Four teams head to London for the final week of Euro 2020 and as well as promising close battles, the two semi-finals present a fascinating clash of football styles and tactical approaches.
While football has its ideologues, who insist that a particular approach is the right way to play the game, the ‘final four’ are proof that there really is no single formula to success.
The quartet also illustrate, in differing ways, how national teams can escape from their typecasting, the stereotypes that linger around them and reappear in commentary around major tournaments.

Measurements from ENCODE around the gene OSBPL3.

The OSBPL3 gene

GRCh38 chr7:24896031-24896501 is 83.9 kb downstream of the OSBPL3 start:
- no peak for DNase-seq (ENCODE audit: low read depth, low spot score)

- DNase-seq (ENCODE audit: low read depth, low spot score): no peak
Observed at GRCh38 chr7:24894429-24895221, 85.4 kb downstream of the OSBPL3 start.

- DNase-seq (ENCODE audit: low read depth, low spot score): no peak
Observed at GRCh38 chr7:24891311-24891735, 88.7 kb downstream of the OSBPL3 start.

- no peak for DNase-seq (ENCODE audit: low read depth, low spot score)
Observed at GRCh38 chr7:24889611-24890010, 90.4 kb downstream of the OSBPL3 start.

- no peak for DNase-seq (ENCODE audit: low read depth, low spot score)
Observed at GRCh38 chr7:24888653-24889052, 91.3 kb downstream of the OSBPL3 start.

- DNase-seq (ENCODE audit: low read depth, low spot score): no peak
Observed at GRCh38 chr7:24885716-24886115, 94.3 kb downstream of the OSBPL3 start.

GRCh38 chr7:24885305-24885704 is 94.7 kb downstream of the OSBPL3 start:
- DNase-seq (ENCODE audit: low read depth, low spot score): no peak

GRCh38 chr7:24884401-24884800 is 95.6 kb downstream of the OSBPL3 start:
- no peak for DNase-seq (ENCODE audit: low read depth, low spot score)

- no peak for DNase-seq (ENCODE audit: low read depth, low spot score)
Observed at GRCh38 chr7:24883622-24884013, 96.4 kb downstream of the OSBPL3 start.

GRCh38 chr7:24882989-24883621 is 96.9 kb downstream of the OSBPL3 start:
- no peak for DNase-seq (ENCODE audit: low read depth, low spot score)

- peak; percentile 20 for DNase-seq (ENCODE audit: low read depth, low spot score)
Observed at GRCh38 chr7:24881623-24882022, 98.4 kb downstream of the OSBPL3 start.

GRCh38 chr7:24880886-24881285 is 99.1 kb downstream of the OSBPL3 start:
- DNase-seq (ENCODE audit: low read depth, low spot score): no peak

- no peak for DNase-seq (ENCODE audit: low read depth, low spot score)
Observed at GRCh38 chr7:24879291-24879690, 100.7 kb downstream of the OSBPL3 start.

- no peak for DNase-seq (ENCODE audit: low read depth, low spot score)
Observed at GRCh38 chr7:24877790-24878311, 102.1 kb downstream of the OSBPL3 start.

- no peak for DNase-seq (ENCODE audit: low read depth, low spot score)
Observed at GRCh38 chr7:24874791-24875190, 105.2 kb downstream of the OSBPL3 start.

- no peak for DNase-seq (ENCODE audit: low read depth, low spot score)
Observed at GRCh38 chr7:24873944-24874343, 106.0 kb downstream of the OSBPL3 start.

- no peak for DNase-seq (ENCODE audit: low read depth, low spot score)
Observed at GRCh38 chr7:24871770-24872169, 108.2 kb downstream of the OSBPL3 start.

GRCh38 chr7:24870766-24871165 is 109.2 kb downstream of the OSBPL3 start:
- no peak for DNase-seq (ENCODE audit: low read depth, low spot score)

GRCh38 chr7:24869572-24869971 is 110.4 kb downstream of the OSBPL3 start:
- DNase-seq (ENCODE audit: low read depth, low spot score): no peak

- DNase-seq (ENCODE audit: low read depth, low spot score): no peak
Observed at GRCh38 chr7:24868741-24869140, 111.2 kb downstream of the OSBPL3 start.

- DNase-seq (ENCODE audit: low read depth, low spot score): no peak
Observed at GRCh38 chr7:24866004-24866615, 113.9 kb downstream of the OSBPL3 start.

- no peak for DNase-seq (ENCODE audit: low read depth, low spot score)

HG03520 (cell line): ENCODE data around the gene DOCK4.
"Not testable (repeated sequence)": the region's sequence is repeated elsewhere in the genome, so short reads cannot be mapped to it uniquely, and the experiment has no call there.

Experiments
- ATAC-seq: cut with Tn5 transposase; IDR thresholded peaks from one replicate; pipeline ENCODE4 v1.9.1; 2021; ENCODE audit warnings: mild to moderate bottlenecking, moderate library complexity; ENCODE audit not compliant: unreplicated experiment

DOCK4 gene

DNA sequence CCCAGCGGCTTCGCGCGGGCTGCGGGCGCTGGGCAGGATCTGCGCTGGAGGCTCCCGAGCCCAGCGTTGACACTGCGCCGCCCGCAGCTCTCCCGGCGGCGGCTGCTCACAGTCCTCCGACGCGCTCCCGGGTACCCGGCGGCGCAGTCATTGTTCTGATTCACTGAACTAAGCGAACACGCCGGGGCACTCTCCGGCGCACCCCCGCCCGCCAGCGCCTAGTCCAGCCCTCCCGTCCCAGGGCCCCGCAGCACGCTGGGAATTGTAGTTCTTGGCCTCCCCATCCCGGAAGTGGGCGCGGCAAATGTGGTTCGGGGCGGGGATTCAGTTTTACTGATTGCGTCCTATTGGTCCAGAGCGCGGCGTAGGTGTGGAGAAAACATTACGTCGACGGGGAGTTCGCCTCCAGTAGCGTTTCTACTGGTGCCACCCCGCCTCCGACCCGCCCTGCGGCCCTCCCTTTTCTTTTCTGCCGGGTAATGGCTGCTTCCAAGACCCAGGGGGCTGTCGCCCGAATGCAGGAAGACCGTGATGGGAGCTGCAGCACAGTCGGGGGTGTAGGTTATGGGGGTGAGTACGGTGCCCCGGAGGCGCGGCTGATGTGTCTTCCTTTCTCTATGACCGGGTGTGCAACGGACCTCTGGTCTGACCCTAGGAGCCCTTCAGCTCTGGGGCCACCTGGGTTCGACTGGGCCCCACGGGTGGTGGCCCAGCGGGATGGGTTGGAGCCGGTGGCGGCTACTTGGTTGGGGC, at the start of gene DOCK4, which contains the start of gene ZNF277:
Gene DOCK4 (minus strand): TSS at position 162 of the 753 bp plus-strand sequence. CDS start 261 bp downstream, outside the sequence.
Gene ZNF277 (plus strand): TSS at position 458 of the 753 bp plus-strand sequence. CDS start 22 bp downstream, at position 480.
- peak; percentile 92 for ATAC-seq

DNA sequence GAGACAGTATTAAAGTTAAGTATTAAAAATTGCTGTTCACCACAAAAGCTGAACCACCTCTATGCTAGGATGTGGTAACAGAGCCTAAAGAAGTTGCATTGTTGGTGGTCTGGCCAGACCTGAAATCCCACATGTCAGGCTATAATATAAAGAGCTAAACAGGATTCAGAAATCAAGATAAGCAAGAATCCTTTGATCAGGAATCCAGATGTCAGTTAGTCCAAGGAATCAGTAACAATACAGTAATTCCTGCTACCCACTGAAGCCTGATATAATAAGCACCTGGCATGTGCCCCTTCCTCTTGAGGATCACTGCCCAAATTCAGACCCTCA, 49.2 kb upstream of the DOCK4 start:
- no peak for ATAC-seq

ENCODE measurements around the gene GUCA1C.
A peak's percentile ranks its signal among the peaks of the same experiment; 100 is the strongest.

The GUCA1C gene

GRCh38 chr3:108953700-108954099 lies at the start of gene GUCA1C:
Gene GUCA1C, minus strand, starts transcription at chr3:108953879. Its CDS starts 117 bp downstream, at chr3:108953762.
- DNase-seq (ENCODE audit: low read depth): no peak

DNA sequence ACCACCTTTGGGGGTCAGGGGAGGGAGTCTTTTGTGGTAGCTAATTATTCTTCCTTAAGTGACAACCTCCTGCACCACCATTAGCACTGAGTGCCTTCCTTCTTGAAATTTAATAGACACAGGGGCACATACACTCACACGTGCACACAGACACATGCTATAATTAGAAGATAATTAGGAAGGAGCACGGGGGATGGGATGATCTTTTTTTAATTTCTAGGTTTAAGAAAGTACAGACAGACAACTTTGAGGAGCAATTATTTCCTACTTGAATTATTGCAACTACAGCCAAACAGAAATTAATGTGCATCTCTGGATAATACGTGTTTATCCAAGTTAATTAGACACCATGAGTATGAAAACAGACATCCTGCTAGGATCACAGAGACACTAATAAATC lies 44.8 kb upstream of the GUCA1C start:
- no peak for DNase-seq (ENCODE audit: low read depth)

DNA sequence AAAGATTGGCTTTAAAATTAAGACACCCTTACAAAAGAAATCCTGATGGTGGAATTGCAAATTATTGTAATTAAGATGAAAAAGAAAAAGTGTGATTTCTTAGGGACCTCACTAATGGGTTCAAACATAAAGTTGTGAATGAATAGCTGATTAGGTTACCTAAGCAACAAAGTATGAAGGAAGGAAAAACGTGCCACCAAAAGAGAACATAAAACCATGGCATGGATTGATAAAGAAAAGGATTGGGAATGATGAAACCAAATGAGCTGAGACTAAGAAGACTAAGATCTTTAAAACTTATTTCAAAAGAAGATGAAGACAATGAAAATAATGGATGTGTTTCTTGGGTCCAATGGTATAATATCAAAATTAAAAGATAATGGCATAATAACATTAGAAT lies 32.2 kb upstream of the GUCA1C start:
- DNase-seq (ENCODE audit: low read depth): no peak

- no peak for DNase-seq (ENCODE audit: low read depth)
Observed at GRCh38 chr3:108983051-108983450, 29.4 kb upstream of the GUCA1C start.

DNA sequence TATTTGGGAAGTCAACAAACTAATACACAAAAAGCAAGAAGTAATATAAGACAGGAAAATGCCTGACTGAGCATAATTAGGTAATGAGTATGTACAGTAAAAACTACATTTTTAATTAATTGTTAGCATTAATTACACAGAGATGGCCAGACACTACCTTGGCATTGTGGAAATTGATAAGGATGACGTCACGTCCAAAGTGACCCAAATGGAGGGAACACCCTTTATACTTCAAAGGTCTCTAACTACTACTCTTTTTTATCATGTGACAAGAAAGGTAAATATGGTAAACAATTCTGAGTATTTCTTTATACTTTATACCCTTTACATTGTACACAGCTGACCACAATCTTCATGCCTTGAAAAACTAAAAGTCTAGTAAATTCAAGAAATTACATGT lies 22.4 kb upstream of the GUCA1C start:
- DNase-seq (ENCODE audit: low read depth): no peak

Italy has evolved under Roberto Mancini into a team that play high-energy, pressing football, looking to attack in numbers as soon as it wins the ball.
Lazy cliches about ‘catenaccio’, which refer back to a defensive style from over half a…